Community Dental Health On Top of FDA Rules For Silver Fillings

Submitted By:  Dr. Michelle Vacha, CEO Community Dental Health

Community Dental Health is a leader in providing high quality care for fixed income aging populations. They have various funding avenues to help support our community. You may have heard something in the news about silver fillings. Here is more information:

FDA rules for silver/amalgam fillings

The American Dental Association has reaffirmed its position on the safety and efficacy of dental amalgam following a statement
by the U.S. Food and Drug Administration (FDA) instead of recommending a complete ban of dental amalgam advising high-risk individuals to get
nonmercury fillings
instead of amalgam ones.

In the September 25 statement, the FDA called for high-risk individuals, to avoid getting these fillings “whenever possible and appropriate.” In the past, the agency had stopped short of
recommending high-risk people “avoid” them.

High risk includes individuals such as

  • Pregnant women and their developing fetuses
  • Women who plan to become pregnant
  • Nursing women and their newborns and infants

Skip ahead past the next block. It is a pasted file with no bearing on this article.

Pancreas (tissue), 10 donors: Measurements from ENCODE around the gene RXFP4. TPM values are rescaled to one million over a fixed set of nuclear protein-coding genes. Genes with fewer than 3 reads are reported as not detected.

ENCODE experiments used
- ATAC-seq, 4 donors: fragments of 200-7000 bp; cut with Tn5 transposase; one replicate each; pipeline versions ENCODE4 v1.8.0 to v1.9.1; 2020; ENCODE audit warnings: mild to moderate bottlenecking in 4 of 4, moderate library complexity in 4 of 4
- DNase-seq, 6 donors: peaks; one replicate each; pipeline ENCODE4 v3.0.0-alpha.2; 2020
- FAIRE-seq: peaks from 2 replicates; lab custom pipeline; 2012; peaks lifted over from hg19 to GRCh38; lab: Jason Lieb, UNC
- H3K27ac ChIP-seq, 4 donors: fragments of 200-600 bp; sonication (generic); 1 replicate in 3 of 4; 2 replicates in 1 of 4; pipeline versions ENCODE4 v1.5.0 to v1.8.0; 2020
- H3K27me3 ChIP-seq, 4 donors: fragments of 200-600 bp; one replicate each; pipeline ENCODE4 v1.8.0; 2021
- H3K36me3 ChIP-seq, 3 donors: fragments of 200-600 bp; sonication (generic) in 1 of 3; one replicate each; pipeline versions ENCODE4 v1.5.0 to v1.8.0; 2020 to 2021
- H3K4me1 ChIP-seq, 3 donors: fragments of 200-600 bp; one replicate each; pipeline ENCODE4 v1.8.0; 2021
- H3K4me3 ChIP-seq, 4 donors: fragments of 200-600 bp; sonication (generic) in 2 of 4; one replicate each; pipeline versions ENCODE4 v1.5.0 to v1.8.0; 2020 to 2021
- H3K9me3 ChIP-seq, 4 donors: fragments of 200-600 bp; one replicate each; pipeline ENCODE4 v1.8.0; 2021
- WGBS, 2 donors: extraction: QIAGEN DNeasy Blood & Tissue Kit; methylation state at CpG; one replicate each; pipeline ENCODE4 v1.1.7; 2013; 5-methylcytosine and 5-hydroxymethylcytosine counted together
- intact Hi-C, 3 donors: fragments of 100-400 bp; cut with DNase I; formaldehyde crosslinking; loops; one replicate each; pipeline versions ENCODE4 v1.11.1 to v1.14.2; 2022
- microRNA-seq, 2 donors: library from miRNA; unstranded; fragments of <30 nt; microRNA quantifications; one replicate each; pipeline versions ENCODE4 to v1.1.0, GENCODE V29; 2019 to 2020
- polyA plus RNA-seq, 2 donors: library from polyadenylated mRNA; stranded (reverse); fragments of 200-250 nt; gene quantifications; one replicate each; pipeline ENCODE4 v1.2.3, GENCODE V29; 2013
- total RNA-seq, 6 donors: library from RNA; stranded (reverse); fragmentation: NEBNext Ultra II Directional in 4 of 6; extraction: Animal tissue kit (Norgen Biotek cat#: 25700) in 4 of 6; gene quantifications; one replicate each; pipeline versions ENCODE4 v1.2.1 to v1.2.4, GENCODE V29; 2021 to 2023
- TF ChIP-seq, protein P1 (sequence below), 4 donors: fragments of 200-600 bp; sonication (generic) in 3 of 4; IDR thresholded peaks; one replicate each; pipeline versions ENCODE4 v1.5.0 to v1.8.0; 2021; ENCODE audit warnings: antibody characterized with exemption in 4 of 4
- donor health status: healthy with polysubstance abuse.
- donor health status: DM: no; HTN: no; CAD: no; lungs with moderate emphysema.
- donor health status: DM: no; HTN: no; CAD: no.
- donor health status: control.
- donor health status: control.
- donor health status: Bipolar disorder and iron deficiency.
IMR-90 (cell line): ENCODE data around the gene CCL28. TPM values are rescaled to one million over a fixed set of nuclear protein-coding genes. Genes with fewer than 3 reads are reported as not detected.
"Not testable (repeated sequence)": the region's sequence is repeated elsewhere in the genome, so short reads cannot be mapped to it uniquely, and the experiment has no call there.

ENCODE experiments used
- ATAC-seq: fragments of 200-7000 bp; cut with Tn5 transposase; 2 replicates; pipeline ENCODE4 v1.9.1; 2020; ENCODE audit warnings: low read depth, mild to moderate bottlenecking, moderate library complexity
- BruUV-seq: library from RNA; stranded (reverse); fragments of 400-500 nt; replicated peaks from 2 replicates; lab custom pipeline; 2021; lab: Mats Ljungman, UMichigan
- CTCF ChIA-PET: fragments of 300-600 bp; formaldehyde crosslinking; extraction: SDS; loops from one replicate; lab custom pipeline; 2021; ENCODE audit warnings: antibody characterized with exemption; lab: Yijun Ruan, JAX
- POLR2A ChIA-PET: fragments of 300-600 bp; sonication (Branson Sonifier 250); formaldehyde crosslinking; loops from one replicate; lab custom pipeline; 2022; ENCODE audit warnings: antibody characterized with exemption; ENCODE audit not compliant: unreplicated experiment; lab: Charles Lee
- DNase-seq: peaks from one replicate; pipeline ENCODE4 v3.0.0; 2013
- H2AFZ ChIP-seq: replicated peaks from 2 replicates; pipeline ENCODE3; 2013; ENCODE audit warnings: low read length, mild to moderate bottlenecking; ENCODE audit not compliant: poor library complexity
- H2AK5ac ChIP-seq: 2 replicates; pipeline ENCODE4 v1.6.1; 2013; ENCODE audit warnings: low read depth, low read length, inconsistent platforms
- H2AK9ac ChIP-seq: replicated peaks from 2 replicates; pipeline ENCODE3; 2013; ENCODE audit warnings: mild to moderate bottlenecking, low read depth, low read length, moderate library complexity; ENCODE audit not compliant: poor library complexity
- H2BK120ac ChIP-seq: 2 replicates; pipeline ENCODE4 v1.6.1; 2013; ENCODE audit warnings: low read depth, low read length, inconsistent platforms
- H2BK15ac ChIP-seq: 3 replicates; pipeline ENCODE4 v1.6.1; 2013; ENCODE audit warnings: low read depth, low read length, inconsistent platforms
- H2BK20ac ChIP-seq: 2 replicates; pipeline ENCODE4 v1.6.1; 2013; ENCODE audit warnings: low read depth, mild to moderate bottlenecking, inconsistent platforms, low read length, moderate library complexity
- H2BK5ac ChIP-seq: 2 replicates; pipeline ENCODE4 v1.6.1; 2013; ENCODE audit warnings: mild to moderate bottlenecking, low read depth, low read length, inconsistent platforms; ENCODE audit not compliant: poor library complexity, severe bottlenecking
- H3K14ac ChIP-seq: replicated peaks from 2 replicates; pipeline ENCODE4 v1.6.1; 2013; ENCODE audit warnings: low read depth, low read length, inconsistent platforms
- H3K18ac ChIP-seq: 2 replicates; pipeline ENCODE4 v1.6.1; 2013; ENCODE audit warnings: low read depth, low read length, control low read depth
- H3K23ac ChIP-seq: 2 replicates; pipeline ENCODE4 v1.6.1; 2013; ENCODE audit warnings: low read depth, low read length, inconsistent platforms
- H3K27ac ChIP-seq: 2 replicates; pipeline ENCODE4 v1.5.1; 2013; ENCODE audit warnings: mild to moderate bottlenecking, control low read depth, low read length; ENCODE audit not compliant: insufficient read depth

• Children, especially those younger than 6 years
  • People with preexisting neurological diseases, such as multiple sclerosis, Alzheimer’s disease, or
    Parkinson’s disease
  • People with impaired kidney function
  • People with known heightened sensitivities or allergies to mercury or other dental amalgam

In its response, the ADA said the FDA cited no new scientific evidence for advising against the use of amalgam for certain groups. The association also reaffirmed its belief in the safety of amalgam.

“The ADA reaffirms its position that dental amalgam is a durable, safe and effective cavity-filling option,” the association wrote.

The ADA said it supports some of the provisions in the FDA statement, including that patients should have access to all dental restorative treatment options and that dental amalgam is not harmful to the general population. The ADA also approved of the FDA recommendation not to remove or replace existing amalgam fillings in good condition unless it is medically necessary.

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